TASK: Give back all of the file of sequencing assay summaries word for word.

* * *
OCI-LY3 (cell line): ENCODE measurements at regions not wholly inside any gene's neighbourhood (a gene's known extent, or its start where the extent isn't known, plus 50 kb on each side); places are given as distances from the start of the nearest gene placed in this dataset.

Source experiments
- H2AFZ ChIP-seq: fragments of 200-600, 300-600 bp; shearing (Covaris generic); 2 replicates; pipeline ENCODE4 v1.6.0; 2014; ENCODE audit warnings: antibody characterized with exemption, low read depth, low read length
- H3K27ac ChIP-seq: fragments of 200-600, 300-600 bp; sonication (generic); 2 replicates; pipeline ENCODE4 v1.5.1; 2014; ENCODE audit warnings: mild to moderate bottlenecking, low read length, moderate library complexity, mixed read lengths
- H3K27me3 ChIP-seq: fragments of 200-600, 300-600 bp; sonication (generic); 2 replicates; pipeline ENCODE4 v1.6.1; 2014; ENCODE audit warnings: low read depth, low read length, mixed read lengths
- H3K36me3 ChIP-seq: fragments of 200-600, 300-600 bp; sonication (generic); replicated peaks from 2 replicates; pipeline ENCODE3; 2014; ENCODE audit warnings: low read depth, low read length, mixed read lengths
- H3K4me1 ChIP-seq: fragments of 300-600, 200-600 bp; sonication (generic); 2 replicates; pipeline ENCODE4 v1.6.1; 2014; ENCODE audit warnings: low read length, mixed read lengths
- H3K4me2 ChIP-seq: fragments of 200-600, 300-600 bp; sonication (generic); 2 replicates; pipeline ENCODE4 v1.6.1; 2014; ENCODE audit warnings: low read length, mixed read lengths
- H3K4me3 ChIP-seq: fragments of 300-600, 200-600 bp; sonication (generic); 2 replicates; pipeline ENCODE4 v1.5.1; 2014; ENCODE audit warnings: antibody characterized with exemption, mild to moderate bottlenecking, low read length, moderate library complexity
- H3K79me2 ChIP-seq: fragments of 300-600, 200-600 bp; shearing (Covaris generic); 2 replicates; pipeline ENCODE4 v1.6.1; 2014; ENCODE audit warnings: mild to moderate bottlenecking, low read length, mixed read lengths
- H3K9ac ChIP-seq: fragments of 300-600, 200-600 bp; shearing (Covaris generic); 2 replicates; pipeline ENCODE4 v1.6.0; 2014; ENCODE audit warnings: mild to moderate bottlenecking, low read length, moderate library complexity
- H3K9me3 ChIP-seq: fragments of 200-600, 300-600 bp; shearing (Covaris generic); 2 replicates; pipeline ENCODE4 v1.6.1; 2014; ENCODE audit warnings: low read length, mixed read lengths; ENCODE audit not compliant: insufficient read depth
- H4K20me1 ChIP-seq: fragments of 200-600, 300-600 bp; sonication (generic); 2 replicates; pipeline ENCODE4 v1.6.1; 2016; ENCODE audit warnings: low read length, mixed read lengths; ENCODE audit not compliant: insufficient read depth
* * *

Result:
OCI-LY3 (cell line): ENCODE measurements at regions not wholly inside any gene's neighbourhood (a gene's known extent, or its start where the extent isn't known, plus 50 kb on each side); places are given as distances from the start of the nearest gene placed in this dataset.

Source experiments
- H2AFZ ChIP-seq: fragments of 200-600, 300-600 bp; shearing (Covaris generic); 2 replicates; pipeline ENCODE4 v1.6.0; 2014; ENCODE audit warnings: antibody characterized with exemption, low read depth, low read length
- H3K27ac ChIP-seq: fragments of 200-600, 300-600 bp; sonication (generic); 2 replicates; pipeline ENCODE4 v1.5.1; 2014; ENCODE audit warnings: mild to moderate bottlenecking, low read length, moderate library complexity, mixed read lengths
- H3K27me3 ChIP-seq: fragments of 200-600, 300-600 bp; sonication (generic); 2 replicates; pipeline ENCODE4 v1.6.1; 2014; ENCODE audit warnings: low read depth, low read length, mixed read lengths
- H3K36me3 ChIP-seq: fragments of 200-600, 300-600 bp; sonication (generic); replicated peaks from 2 replicates; pipeline ENCODE3; 2014; ENCODE audit warnings: low read depth, low read length, mixed read lengths
- H3K4me1 ChIP-seq: fragments of 300-600, 200-600 bp; sonication (generic); 2 replicates; pipeline ENCODE4 v1.6.1; 2014; ENCODE audit warnings: low read length, mixed read lengths
- H3K4me2 ChIP-seq: fragments of 200-600, 300-600 bp; sonication (generic); 2 replicates; pipeline ENCODE4 v1.6.1; 2014; ENCODE audit warnings: low read length, mixed read lengths
- H3K4me3 ChIP-seq: fragments of 300-600, 200-600 bp; sonication (generic); 2 replicates; pipeline ENCODE4 v1.5.1; 2014; ENCODE audit warnings: antibody characterized with exemption, mild to moderate bottlenecking, low read length, moderate library complexity
- H3K79me2 ChIP-seq: fragments of 300-600, 200-600 bp; shearing (Covaris generic); 2 replicates; pipeline ENCODE4 v1.6.1; 2014; ENCODE audit warnings: mild to moderate bottlenecking, low read length, mixed read lengths
- H3K9ac ChIP-seq: fragments of 300-600, 200-600 bp; shearing (Covaris generic); 2 replicates; pipeline ENCODE4 v1.6.0; 2014; ENCODE audit warnings: mild to moderate bottlenecking, low read length, moderate library complexity
- H3K9me3 ChIP-seq: fragments of 200-600, 300-600 bp; shearing (Covaris generic); 2 replicates; pipeline ENCODE4 v1.6.1; 2014; ENCODE audit warnings: low read length, mixed read lengths; ENCODE audit not compliant: insufficient read depth
- H4K20me1 ChIP-seq: fragments of 200-600, 300-600 bp; sonication (generic); 2 replicates; pipeline ENCODE4 v1.6.1; 2016; ENCODE audit warnings: low read length, mixed read lengths; ENCODE audit not compliant: insufficient read depth